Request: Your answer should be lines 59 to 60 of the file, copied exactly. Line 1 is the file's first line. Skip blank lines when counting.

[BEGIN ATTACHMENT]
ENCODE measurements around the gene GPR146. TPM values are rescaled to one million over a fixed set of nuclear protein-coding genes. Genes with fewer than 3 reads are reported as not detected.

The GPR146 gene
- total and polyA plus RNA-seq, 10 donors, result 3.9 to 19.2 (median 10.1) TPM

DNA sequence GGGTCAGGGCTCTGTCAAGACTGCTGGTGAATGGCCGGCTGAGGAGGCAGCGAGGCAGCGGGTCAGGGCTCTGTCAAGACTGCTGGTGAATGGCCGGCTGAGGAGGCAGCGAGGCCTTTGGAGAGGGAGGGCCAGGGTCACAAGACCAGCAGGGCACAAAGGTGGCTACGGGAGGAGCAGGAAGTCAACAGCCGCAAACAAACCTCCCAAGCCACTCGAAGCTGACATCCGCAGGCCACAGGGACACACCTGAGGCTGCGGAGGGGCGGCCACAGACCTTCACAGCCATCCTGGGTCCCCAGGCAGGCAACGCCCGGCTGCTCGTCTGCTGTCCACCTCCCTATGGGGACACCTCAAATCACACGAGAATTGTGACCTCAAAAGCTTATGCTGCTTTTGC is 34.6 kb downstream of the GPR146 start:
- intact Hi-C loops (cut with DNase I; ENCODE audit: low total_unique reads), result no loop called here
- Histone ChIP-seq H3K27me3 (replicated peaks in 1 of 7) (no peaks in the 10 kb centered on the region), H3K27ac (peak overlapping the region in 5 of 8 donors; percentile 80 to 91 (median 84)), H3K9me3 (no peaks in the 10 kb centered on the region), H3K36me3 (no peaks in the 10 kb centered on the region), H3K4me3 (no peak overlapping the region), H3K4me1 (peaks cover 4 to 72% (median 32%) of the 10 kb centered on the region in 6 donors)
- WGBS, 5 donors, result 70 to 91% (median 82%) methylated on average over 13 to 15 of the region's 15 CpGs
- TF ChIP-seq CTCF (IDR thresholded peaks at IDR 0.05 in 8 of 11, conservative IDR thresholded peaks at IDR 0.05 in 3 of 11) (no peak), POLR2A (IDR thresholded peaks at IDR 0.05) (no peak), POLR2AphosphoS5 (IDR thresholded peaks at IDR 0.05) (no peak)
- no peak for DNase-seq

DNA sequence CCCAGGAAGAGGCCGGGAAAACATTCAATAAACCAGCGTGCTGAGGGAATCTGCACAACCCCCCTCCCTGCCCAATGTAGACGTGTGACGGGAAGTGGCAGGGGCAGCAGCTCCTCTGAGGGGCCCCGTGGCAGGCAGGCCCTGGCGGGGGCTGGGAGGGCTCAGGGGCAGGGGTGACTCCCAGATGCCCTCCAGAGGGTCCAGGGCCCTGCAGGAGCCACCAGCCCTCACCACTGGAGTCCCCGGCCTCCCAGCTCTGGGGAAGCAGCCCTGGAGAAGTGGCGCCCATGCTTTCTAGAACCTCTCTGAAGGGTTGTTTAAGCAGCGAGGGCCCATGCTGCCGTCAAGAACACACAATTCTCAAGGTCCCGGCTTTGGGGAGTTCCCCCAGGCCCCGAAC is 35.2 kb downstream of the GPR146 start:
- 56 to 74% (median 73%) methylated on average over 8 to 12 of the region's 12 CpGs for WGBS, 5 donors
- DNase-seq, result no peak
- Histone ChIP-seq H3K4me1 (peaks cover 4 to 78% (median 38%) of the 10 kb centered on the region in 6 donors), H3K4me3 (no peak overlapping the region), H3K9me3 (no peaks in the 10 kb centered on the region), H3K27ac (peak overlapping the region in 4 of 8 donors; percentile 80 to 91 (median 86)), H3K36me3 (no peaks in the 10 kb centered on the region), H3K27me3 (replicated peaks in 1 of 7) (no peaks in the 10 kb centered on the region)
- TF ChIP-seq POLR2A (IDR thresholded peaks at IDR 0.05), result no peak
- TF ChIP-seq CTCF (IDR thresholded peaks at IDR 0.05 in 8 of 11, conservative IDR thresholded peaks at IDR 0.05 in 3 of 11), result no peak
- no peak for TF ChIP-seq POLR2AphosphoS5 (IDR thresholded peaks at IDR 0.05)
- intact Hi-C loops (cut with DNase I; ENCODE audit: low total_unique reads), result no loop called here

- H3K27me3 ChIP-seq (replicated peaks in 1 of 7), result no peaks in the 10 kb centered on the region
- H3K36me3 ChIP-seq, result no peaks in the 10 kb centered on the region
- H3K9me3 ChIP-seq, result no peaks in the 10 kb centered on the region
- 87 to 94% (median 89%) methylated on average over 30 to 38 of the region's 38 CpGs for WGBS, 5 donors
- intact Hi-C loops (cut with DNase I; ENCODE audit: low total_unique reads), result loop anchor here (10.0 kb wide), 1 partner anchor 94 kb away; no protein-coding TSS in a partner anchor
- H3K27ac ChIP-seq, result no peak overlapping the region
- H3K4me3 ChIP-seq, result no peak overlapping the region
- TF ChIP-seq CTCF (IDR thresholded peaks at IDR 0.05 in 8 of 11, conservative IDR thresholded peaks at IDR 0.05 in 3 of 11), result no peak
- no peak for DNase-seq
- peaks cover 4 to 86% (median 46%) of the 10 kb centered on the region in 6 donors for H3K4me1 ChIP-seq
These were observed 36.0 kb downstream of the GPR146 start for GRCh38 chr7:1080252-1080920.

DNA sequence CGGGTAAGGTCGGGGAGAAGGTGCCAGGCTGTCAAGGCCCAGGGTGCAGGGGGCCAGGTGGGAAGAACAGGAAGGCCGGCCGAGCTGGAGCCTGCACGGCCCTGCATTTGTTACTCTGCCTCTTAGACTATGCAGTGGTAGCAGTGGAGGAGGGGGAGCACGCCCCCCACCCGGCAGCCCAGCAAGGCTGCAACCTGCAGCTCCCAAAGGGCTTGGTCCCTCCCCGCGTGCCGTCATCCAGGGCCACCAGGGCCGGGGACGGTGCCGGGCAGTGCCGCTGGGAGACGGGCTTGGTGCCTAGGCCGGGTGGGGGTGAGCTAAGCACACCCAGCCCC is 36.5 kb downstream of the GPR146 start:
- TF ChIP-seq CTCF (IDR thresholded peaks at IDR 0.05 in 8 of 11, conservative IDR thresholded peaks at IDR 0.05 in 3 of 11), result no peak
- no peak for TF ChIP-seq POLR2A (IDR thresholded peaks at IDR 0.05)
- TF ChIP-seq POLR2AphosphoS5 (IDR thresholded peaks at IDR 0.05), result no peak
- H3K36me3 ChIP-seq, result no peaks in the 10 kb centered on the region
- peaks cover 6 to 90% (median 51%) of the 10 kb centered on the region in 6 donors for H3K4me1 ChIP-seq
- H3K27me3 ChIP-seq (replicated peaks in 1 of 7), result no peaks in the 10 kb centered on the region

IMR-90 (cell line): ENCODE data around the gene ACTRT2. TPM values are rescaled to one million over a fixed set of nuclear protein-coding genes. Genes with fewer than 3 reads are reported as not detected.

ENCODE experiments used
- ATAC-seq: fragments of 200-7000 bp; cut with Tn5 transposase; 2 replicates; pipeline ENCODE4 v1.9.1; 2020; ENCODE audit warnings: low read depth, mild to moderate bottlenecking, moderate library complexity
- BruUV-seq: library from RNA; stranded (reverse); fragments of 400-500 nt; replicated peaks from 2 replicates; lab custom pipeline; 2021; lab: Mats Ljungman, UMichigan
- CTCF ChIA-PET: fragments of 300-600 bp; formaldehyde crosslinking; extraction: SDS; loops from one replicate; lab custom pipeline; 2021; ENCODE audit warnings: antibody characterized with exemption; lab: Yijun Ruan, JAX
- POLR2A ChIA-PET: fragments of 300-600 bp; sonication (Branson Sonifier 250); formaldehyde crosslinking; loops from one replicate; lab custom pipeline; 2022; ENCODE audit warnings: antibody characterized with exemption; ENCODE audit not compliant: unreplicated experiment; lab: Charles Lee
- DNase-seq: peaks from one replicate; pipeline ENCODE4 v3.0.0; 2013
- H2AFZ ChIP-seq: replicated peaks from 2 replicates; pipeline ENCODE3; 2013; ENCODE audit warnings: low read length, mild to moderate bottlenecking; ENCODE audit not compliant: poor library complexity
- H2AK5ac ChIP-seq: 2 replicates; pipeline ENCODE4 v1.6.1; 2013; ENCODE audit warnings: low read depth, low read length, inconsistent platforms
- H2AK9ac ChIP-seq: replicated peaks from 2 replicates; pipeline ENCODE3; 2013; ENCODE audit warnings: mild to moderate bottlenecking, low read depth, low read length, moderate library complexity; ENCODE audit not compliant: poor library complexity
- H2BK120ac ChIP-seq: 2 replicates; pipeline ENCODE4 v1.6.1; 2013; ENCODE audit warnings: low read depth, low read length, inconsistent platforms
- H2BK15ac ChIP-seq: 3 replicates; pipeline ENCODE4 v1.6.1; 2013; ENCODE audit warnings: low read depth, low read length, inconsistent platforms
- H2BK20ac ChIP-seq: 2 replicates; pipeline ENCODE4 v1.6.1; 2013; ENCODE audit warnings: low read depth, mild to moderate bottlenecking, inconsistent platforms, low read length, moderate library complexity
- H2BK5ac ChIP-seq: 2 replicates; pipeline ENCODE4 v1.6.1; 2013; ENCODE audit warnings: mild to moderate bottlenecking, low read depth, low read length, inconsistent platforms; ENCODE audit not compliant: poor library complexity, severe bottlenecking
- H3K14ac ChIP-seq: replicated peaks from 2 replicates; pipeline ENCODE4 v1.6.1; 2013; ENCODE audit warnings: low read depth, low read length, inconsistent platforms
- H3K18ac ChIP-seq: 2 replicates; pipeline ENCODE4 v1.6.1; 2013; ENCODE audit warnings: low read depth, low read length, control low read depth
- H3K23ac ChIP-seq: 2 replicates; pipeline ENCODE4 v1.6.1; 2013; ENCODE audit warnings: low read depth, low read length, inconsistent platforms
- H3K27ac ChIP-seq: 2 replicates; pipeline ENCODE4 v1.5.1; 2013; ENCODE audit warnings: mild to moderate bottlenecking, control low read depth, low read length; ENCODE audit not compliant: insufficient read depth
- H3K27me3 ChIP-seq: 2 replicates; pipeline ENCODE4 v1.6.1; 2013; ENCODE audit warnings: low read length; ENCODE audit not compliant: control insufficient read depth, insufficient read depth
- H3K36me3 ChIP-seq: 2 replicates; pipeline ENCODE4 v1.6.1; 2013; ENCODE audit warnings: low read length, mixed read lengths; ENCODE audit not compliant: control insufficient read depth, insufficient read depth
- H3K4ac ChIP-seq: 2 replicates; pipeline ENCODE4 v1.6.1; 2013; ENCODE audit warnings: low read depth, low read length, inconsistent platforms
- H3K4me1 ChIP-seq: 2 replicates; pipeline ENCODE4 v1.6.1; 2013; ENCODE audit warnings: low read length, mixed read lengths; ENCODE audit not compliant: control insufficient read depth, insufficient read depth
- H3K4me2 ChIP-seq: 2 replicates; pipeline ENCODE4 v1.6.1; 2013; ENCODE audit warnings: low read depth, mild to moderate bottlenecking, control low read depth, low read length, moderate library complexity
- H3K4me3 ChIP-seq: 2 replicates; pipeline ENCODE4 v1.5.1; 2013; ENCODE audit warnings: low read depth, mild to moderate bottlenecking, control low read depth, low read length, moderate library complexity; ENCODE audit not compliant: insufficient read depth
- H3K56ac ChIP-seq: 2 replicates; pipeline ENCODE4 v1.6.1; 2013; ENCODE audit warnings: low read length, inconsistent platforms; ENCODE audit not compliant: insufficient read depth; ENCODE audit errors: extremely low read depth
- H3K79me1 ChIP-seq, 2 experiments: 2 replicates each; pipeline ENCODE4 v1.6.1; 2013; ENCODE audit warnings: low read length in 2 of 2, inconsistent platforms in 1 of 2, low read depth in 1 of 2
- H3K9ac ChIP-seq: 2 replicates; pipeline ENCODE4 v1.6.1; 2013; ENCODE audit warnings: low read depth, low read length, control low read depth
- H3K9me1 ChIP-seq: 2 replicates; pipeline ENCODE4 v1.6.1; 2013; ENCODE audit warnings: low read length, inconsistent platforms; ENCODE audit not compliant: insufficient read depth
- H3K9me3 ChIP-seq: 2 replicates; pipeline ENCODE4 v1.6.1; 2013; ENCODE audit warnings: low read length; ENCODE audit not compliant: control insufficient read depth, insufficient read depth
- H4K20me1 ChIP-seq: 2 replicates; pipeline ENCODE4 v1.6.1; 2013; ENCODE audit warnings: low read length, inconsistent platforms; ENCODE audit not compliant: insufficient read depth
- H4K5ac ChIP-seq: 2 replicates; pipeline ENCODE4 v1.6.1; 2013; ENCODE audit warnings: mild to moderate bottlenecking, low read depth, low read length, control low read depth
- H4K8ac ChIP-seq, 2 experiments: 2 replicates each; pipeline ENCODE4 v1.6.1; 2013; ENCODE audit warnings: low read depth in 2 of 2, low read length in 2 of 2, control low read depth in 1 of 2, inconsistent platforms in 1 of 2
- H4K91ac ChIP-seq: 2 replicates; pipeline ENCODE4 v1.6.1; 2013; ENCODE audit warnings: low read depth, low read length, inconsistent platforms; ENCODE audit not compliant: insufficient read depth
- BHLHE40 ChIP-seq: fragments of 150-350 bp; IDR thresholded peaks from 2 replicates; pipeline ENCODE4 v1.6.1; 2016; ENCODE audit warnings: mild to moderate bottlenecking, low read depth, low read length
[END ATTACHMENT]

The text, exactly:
- H3K4me3 ChIP-seq: 2 replicates; pipeline ENCODE4 v1.5.1; 2013; ENCODE audit warnings: low read depth, mild to moderate bottlenecking, control low read depth, low read length, moderate library complexity; ENCODE audit not compliant: insufficient read depth
- H3K56ac ChIP-seq: 2 replicates; pipeline ENCODE4 v1.6.1; 2013; ENCODE audit warnings: low read length, inconsistent platforms; ENCODE audit not compliant: insufficient read depth; ENCODE audit errors: extremely low read depth